The Sword and the Cross

AW-Holger og Jesus 5b


When an old friend heard that I had finally finished reading the four volumes of Winston Churchill’s A History of the English Speaking Peoples, which had patiently waited on various shelves at various addresses in various countries for decades after their purchase by a teenage immigrant to America, he asked me: “What was the most enlightening and surprising thing you learned from Winston?”

Surprisingly, a specific scene from the heart of the first volume—The Birth of Britain—immediately came to mind.

In the middle of The Birth of Britain there is a chapter entitled “Cœur de Lion.” Cœur de lion means lion heart in French. The chapter recounts the reign of King Richard I of England (1189-1199), better remembered as Richard Cœur de Lion. Indeed, Richard was French, from the same part of France William the Conqueror had come from, Normandy. To make origins even more complicated, Normandy was that part of France the Vikings had heavily settled a couple of centuries earlier after tiring of their plundring forays there. So in a way you could say Richard was an old Viking turned French become English king.

We are in 1199 and King Richard is once again facing difficulties in raising revenue for his endless wars. He’s in luck this time, though. A gold treasure has been found on the lands of one of his vassals. As lord paramount, Richard claims the treasure. His vassal resists. Richard lays siege to the vassal’s small, weak castle. On the third day Richard rides daringly along the wall. A bolt from a crossbow strikes deep in his left shoulder by the neck. The arrow-head is removed but the wound worsens. Gangrene sets in and Richard’s days are numbered. Richard orders the archer who shot the fatal bolt to be brought before him. Richard pardons him, makes him a gift of money, and asks for the boy to be sent away to live on. Having long resisted confession, Richard now receives the office of the Church with sincere and exemplary piety. He dies shortly thereafter.

Churchill laconically ends the chapter with the phrase: “The archer was flayed alive.”

The way Churchill writes the chapter’s final paragraphs, you might think that Richard had pardoned the archer whilst at the same time giving orders to his mercenary captain for the archer to be punished with death. This was apparently not the case. After the king died, it seems the captain decided on his own initiative to have the archer not only flayed alive, but hanged to boot!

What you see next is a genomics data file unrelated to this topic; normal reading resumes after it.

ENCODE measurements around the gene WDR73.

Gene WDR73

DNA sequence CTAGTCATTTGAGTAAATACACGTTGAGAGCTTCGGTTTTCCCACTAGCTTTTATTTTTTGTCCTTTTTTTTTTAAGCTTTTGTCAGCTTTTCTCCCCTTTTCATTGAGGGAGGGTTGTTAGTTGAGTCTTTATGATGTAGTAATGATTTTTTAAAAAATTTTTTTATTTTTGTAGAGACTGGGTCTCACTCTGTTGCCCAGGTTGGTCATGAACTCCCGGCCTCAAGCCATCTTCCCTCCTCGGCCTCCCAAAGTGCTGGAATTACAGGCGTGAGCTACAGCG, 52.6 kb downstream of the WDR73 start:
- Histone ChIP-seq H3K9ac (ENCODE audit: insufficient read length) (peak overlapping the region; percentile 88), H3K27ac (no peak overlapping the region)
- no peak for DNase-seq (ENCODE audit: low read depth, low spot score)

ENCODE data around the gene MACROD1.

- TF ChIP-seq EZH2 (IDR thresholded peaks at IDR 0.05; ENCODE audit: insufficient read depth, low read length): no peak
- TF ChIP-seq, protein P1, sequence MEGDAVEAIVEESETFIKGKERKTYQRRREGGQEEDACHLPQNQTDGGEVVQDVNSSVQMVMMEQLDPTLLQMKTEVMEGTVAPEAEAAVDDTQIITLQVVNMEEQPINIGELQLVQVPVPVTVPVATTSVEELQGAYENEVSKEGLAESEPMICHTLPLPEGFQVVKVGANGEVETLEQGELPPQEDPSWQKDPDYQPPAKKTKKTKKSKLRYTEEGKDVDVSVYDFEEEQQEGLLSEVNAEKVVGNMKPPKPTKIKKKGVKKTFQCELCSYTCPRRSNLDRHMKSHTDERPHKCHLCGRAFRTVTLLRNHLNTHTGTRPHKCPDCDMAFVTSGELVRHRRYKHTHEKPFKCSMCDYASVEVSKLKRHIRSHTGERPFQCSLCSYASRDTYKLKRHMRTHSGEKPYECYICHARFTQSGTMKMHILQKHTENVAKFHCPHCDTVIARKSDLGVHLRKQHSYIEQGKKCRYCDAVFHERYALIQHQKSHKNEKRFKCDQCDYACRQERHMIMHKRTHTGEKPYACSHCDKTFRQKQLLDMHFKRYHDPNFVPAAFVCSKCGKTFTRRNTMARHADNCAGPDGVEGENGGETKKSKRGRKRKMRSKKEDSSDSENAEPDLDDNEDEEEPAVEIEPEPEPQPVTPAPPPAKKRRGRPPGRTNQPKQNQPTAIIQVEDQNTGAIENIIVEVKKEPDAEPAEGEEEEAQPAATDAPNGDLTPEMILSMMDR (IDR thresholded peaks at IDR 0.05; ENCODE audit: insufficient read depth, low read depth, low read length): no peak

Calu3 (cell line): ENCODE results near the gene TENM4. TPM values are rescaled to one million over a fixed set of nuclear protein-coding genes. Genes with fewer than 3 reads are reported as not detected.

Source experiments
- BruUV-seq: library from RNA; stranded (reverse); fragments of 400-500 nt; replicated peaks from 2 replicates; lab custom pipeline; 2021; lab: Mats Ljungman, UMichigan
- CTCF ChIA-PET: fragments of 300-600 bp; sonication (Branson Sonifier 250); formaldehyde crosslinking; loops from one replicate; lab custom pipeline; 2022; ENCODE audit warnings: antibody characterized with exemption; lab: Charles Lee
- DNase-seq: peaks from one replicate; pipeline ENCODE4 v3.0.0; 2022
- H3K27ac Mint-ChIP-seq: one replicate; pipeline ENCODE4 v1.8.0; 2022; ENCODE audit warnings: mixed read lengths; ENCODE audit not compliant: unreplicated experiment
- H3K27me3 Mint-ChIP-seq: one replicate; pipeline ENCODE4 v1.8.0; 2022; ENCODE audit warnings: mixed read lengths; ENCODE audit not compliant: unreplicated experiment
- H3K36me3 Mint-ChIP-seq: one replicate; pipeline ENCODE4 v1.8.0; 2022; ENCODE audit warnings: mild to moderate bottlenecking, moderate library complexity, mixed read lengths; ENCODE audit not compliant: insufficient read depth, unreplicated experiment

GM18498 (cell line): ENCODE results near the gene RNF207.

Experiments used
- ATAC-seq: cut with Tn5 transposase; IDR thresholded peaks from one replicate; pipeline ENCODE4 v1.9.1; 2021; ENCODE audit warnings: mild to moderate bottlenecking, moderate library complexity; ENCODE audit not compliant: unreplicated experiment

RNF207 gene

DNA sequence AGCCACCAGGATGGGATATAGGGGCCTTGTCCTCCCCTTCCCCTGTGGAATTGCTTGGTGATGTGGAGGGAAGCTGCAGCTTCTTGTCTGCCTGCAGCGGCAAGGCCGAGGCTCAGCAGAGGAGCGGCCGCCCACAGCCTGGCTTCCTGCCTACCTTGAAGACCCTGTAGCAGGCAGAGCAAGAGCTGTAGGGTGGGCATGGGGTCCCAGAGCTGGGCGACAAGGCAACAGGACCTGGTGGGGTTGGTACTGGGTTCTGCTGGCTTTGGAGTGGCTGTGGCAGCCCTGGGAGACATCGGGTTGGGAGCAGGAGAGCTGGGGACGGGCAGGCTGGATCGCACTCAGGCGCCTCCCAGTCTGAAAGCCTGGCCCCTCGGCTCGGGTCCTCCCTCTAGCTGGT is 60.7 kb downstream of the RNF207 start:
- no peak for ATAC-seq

Now, does it make any difference whether Richard did or did not give the order for the archer to be executed?

In one sense, it doesn’t. King Richard had throughout his life practiced the cruelty and violence common to medieval times. Even if the king did not explicitly give his captain the order to execute the archer, the captain carried out an act in keeping with the way the king had waged war and treated his enemies. Had not the archer, when questioned, told the king that he, the king, was responsible for the death of his father as well as that of his brother?

But in another sense, it makes a big difference. If it is true that King Richard, after questioning and listening to the archer, did truly forgive him, did give him money, and did set him free, then this constituted a contribution—however small—to civilization, to a world beyond the throwing of stones, to a world where there is time to speak out and be listened to.

The chapter on Richard Cœur de Lion comes after the one on the founding of English Common Law by Henry II and before the one on the Magna Carta by which even kings were subject to institutional checks and balances.

All this to remind us that civilization is never guarantied; it is a constant work in progress and cannot be placed above the shortcomings of humans without dooming itself from the inside. It would be mad arrogance after the cruelties of the past century to imagine that civilization is home free today compared to medieval times.

In the ultimate hours of his life, King Richard appealed to God and to the Church for a modicum of civilizing influence. In parallel, before and after him, forces were at work to permit more such influence through changes in civil society.

Enlightenment takes a surprisingly long time.

* The drawing of Holger Danske sitting arms folded over his sword, his back to a standing Jesus Christ was made by Anders Werdelin (his site is here).


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